Of course, sexual harassment and assault are very real and all-too-common problems (unlike satanic child-abuse cults). But this is precisely why we must resist the spread of dubious, and often debunked, statistics that purport to show an epidemic of rape (such as those appearing to indicate that it’s just as dangerous for a young woman to go to university in North America as it is for her to live in a war-torn country).

During the time of satanic panic, fear was spread by the PMRC, by politicians, by Geraldo and Oprah, and by well-meaning therapists and activists. The campus rape panic, similarly, is fed by the U.S. Department of Education (with its Title IX guidance of 2011), by Twitter hashtag campaigns, and by those same well-meaning therapists and activists.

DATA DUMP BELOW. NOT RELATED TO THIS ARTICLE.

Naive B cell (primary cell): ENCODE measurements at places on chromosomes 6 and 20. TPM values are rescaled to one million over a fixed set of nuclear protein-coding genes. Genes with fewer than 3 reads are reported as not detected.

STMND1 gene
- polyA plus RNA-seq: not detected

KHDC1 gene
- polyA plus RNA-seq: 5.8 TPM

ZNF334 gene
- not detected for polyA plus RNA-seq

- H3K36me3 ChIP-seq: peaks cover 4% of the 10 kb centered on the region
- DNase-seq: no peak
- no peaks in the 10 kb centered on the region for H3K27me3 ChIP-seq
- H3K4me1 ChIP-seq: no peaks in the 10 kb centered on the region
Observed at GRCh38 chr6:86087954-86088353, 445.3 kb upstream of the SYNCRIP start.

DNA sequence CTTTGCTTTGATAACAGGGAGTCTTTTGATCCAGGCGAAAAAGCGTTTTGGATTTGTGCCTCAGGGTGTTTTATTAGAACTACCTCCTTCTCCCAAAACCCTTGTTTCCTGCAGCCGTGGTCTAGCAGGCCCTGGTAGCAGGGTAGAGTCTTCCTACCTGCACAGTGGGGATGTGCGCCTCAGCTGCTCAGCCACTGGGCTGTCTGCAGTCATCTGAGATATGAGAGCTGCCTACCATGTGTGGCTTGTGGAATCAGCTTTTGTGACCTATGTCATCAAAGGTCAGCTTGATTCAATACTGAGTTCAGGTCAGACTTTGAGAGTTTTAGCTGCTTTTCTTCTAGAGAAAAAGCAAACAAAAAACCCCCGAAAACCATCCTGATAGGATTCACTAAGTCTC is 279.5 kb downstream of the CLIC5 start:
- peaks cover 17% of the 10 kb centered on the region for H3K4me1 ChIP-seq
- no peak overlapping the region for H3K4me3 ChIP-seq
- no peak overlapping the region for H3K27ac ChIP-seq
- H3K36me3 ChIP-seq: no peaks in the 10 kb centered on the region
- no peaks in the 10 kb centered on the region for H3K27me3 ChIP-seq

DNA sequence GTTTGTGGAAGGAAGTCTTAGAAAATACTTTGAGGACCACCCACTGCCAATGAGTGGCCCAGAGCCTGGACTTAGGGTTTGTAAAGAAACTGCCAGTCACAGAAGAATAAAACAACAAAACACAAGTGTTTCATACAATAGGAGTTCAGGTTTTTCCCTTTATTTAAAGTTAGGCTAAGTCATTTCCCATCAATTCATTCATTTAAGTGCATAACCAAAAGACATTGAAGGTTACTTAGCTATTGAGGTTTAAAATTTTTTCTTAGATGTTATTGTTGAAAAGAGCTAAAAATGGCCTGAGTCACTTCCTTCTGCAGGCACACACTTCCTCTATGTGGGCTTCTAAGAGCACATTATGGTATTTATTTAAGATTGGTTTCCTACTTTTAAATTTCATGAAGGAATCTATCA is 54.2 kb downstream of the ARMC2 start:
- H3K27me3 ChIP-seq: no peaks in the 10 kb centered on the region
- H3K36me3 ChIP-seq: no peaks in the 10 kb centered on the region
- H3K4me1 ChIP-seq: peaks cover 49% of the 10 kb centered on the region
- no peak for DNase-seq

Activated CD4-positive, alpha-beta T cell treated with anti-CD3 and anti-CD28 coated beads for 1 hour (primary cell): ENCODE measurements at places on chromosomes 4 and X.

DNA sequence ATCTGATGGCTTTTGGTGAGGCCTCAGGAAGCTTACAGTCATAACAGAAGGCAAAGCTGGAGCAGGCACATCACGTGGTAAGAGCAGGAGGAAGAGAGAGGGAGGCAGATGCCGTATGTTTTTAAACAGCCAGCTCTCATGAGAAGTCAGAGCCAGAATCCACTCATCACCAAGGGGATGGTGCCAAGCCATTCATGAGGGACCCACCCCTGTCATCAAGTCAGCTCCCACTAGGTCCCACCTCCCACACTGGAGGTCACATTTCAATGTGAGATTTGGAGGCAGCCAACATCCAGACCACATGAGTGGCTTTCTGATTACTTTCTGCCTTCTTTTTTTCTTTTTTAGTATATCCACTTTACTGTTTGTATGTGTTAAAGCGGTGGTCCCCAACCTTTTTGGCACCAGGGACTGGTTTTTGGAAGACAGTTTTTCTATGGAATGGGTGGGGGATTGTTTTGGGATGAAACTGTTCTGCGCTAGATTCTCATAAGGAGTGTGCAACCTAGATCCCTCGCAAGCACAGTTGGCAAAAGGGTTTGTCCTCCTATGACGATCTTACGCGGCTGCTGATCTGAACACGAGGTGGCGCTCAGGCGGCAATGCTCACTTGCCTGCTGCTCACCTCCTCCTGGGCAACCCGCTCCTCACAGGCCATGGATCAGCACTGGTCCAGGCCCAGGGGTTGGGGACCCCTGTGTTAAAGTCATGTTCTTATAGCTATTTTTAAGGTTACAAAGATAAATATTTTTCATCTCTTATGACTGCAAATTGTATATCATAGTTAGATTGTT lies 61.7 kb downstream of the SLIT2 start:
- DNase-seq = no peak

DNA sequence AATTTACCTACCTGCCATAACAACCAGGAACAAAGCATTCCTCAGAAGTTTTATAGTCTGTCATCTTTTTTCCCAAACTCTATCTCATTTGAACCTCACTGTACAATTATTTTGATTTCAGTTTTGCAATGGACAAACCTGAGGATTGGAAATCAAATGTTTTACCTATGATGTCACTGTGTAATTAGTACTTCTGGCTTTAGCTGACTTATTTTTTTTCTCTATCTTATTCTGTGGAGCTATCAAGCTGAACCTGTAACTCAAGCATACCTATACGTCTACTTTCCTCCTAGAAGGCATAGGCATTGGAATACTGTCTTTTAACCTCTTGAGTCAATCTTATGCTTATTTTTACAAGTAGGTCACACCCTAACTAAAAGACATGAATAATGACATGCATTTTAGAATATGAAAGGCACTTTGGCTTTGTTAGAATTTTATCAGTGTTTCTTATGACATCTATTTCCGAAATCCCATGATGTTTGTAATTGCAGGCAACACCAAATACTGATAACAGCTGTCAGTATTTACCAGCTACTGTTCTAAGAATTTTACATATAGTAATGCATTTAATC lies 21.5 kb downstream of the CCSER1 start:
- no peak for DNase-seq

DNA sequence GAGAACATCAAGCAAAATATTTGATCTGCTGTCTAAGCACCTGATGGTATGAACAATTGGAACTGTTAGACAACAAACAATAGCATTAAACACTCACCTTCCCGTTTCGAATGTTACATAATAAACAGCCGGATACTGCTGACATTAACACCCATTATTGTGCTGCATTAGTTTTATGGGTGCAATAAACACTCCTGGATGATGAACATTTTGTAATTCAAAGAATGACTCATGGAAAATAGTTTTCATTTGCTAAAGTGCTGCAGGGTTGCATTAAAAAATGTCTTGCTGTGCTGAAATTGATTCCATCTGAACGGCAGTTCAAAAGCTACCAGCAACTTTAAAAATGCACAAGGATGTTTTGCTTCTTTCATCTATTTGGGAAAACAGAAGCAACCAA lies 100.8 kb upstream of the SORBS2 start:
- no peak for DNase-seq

As has been widely noted by other Quillette writers, many of today’s progressive activists have sacrificed classical liberal values such as freedom of speech and due process in their zeal to create safe spaces for all. While harboring nothing but disdain for social-conservative Christian values, they actually exhibit the very same collective fear, and the very same obsession with virtue and spiritual purity, that animated the puritanical Bible study set I grew up with. They protest controversial speakers and artists—just like Tipper Gore did; and seek to get musical acts banned from festivals. They want culture to be safer. And their targets would be instantly recognizable to my parents and their church-going friends: violence and unashamed sexuality.

Some activists have gone so far as to prevent innovative musical artists from entering entire countries because of problematic content produced in the past. The Australian activist organization Collective Shout, for instance, lobbied successfully to ban Tyler, the Creator from entering Australia because his music contained references to rape and other misogynistic material. Its petition read: